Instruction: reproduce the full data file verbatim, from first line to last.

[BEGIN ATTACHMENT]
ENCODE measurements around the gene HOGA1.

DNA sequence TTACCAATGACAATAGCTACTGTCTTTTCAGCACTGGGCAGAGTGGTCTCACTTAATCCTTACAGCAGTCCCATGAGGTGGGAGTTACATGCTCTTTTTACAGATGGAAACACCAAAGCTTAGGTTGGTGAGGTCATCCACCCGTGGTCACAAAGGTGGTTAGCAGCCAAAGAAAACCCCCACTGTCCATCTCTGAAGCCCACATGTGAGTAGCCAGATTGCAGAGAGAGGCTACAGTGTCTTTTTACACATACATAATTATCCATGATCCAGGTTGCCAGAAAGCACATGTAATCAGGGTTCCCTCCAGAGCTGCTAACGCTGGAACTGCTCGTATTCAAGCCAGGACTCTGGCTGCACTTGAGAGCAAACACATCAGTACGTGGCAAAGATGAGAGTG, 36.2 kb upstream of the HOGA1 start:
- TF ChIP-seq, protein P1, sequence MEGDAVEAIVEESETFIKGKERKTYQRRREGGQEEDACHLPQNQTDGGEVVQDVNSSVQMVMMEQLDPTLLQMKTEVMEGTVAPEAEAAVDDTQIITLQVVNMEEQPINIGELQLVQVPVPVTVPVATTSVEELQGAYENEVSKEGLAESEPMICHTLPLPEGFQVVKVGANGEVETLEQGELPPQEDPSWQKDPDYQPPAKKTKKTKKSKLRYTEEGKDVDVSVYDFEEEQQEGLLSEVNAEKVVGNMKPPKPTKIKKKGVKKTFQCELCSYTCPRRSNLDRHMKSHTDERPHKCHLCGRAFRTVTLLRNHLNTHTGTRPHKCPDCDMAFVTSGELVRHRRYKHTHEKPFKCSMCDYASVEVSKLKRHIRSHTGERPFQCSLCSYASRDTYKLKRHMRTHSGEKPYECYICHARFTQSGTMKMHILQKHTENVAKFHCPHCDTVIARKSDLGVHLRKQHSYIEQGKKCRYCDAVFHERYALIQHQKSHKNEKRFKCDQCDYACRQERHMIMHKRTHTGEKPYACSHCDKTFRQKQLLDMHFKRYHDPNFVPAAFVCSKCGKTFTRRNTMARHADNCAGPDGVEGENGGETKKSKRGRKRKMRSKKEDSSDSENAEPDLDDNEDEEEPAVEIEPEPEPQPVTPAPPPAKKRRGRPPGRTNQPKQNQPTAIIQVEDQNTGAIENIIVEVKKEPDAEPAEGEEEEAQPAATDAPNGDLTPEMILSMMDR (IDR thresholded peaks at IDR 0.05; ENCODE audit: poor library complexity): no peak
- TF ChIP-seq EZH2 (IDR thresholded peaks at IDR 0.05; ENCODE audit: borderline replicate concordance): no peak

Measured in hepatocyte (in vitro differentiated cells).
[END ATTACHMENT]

ENCODE measurements around the gene HOGA1.

DNA sequence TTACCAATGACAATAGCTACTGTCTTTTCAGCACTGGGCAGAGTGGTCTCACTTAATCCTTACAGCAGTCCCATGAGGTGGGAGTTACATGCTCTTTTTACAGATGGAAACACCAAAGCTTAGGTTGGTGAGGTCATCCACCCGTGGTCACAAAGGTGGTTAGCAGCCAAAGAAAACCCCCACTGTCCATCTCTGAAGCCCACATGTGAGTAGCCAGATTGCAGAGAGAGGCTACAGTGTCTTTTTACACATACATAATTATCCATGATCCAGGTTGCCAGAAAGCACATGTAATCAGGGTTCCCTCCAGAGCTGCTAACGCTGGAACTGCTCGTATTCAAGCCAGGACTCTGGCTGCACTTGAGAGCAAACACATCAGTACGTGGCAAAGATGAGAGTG, 36.2 kb upstream of the HOGA1 start:
- TF ChIP-seq, protein P1, sequence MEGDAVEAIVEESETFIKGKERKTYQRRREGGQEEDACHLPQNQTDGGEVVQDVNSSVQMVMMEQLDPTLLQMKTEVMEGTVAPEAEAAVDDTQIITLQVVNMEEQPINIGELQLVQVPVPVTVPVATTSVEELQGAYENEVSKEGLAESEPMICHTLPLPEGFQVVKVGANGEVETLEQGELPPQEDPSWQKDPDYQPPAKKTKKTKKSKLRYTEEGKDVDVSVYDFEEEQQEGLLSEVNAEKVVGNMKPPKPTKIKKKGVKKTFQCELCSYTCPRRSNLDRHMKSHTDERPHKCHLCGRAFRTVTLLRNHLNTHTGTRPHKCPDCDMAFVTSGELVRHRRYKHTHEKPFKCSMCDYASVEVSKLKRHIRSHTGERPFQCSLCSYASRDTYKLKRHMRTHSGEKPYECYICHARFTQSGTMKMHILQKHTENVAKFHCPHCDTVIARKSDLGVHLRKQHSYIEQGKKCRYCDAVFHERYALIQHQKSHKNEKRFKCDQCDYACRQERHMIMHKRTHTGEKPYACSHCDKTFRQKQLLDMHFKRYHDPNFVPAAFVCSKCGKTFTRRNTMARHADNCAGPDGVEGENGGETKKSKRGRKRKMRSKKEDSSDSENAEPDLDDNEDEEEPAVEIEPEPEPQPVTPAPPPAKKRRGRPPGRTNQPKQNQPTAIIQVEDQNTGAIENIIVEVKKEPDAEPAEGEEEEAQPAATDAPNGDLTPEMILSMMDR (IDR thresholded peaks at IDR 0.05; ENCODE audit: poor library complexity): no peak
- TF ChIP-seq EZH2 (IDR thresholded peaks at IDR 0.05; ENCODE audit: borderline replicate concordance): no peak

Measured in hepatocyte (in vitro differentiated cells).